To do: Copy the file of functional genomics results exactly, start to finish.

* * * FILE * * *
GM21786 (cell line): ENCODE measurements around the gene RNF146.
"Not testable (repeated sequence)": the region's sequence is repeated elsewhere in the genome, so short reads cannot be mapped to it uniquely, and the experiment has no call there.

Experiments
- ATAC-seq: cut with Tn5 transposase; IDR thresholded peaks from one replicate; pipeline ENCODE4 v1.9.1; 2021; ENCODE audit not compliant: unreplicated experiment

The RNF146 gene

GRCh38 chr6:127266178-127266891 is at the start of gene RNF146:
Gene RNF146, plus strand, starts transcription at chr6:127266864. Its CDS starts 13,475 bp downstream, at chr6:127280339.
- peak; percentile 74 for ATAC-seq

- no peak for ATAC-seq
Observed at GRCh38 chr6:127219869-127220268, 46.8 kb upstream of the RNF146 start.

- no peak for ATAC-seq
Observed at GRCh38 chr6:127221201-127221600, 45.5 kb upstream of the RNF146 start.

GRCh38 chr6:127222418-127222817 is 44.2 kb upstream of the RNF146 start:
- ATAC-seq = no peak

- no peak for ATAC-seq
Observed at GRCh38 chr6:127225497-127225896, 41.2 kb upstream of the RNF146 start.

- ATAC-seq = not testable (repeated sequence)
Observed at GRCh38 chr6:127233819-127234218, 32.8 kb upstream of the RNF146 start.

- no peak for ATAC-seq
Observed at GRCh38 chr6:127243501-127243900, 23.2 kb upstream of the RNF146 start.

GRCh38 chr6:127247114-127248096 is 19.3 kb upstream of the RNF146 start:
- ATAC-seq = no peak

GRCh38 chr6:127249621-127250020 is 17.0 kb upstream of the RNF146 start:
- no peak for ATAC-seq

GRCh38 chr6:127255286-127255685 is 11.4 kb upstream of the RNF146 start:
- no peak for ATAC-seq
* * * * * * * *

GM21786 (cell line): ENCODE measurements around the gene RNF146.
"Not testable (repeated sequence)": the region's sequence is repeated elsewhere in the genome, so short reads cannot be mapped to it uniquely, and the experiment has no call there.

Experiments
- ATAC-seq: cut with Tn5 transposase; IDR thresholded peaks from one replicate; pipeline ENCODE4 v1.9.1; 2021; ENCODE audit not compliant: unreplicated experiment

The RNF146 gene

GRCh38 chr6:127266178-127266891 is at the start of gene RNF146:
Gene RNF146, plus strand, starts transcription at chr6:127266864. Its CDS starts 13,475 bp downstream, at chr6:127280339.
- peak; percentile 74 for ATAC-seq

- no peak for ATAC-seq
Observed at GRCh38 chr6:127219869-127220268, 46.8 kb upstream of the RNF146 start.

- no peak for ATAC-seq
Observed at GRCh38 chr6:127221201-127221600, 45.5 kb upstream of the RNF146 start.

GRCh38 chr6:127222418-127222817 is 44.2 kb upstream of the RNF146 start:
- ATAC-seq = no peak

- no peak for ATAC-seq
Observed at GRCh38 chr6:127225497-127225896, 41.2 kb upstream of the RNF146 start.

- ATAC-seq = not testable (repeated sequence)
Observed at GRCh38 chr6:127233819-127234218, 32.8 kb upstream of the RNF146 start.

- no peak for ATAC-seq
Observed at GRCh38 chr6:127243501-127243900, 23.2 kb upstream of the RNF146 start.

GRCh38 chr6:127247114-127248096 is 19.3 kb upstream of the RNF146 start:
- ATAC-seq = no peak

GRCh38 chr6:127249621-127250020 is 17.0 kb upstream of the RNF146 start:
- no peak for ATAC-seq

GRCh38 chr6:127255286-127255685 is 11.4 kb upstream of the RNF146 start:
- no peak for ATAC-seq